Japan's lander wakes up, takes blurry snap of Moon
Winter Night is coming
Japan's Moon lander has woken up on the lunar surface and begun transmitting data back to controllers at the Japan Aerospace Exploration Agency (JAXA.)
The Smart Lander for Investigating Moon (SLIM) made a successful landing on the lunar surface on January 19 but had to be shut down after only a few hours of operation due to its solar panels failing to generate power to keep the lander running.
Last week, an image of the stricken lander taken by the Lander-eye Viewfinder-2 (LEV-2) rover showed the problem. SLIM had faceplanted on the lunar surface, with its solar arrays facing the wrong direction. The hope was that once the Sun eventually reached the arrays the lander would come alive.
The solar cells now appear to have caught some rays, allowing it to wake from its slumber. Writing on X (formerly Twitter), JAXA said communications with the probe are restored, and science operations have resumed. To prove the point, it posted a blurry picture of the lunar surface from SLIM's Multi-Band spectral Camera (MBC).
Getting first light for the MBC is a major milestone. JAXA hopes to use the instrument to investigate the composition of the rocks nearby SLIM to unravel some of the mysteries surrounding the formation of the Moon.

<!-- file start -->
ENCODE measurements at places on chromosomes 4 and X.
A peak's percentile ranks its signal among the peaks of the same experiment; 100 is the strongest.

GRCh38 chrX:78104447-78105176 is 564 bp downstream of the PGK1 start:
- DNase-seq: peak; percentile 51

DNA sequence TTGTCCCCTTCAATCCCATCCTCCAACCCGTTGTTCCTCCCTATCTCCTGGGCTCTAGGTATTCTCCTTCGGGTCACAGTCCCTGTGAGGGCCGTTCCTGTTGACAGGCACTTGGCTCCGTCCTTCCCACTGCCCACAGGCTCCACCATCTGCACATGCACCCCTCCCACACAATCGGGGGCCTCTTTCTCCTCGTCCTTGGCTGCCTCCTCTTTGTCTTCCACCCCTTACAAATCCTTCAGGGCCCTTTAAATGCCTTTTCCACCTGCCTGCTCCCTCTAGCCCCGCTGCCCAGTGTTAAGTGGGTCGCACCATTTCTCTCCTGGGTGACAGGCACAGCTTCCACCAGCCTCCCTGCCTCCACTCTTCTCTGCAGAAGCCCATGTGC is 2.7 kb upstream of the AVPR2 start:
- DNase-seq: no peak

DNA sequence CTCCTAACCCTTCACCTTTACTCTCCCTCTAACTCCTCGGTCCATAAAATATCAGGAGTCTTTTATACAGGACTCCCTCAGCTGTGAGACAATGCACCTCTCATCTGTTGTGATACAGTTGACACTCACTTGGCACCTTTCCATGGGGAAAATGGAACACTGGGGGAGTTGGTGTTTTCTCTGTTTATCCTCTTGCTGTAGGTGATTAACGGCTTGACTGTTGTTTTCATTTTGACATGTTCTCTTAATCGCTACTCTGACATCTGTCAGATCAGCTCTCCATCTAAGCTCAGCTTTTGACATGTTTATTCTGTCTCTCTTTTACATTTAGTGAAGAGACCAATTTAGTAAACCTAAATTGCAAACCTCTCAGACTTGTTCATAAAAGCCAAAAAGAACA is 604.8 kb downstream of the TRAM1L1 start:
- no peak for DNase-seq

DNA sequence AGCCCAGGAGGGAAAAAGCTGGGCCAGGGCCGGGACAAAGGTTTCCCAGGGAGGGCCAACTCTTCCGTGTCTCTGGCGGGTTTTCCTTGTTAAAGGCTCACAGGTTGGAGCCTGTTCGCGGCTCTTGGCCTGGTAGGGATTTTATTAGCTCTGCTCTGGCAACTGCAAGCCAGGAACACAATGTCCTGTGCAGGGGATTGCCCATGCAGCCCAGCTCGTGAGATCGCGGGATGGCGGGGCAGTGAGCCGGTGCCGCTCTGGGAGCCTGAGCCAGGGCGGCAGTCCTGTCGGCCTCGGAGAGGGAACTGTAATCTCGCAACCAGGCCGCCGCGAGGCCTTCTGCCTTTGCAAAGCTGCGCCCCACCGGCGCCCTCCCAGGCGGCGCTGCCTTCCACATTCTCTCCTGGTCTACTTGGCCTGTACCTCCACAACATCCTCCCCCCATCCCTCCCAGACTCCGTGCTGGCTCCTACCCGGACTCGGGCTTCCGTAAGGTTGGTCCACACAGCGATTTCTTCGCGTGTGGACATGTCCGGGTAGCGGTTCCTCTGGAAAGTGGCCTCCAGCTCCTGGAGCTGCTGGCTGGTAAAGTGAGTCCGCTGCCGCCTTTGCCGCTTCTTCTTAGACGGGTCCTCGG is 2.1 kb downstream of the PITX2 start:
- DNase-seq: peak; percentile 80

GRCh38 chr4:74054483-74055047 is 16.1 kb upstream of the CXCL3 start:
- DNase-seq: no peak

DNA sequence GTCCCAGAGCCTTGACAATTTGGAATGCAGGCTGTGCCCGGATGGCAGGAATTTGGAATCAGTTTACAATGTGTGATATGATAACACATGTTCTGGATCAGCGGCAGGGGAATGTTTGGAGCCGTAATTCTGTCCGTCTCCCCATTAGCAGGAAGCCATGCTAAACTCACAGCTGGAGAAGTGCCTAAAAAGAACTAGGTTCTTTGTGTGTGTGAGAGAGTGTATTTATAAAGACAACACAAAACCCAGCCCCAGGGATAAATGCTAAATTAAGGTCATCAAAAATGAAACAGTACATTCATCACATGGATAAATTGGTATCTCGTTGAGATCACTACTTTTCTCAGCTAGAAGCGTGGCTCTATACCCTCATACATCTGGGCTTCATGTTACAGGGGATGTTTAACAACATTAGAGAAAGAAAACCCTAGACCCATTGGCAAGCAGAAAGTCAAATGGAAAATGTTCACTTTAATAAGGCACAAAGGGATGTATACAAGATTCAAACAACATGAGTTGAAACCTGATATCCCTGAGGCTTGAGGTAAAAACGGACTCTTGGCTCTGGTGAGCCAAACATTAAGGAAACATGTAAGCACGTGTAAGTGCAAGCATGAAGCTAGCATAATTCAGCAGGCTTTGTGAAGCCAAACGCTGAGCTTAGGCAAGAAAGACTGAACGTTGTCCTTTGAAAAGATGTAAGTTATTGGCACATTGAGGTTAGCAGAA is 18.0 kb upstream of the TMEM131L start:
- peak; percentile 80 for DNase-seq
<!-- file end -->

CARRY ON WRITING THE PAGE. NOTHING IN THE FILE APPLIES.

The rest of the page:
Despite its unfortunate landing attitude, SLIM has been a tremendous success. According to JAXA, the lander touched down approximately 55 meters east of its original target. It had been on track to land within 10 meters – and possibly between 3 and 4 meters – of its target before it opted to dodge a potential obstacle. It also lost the thrust of one of its two main engines just before maneuvering, possibly contributing to the craft tipping over.
Scientists managed to briefly fire up the MBC on a trial basis after landing before shutting it down to conserve power. With power now available, the instrument has been reactivated.
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Making observations with the MBC is part of the "extra success" criteria of the mission. Conducting a near-pinpoint landing without scattering bits of spacecraft over the lunar surface would qualify as "full success" by JAXA's criteria.
While JAXA has yet to confirm how long SLIM will operate in its current attitude, the lander was not designed to survive a lunar night, which is due to begin at the end of this week. ®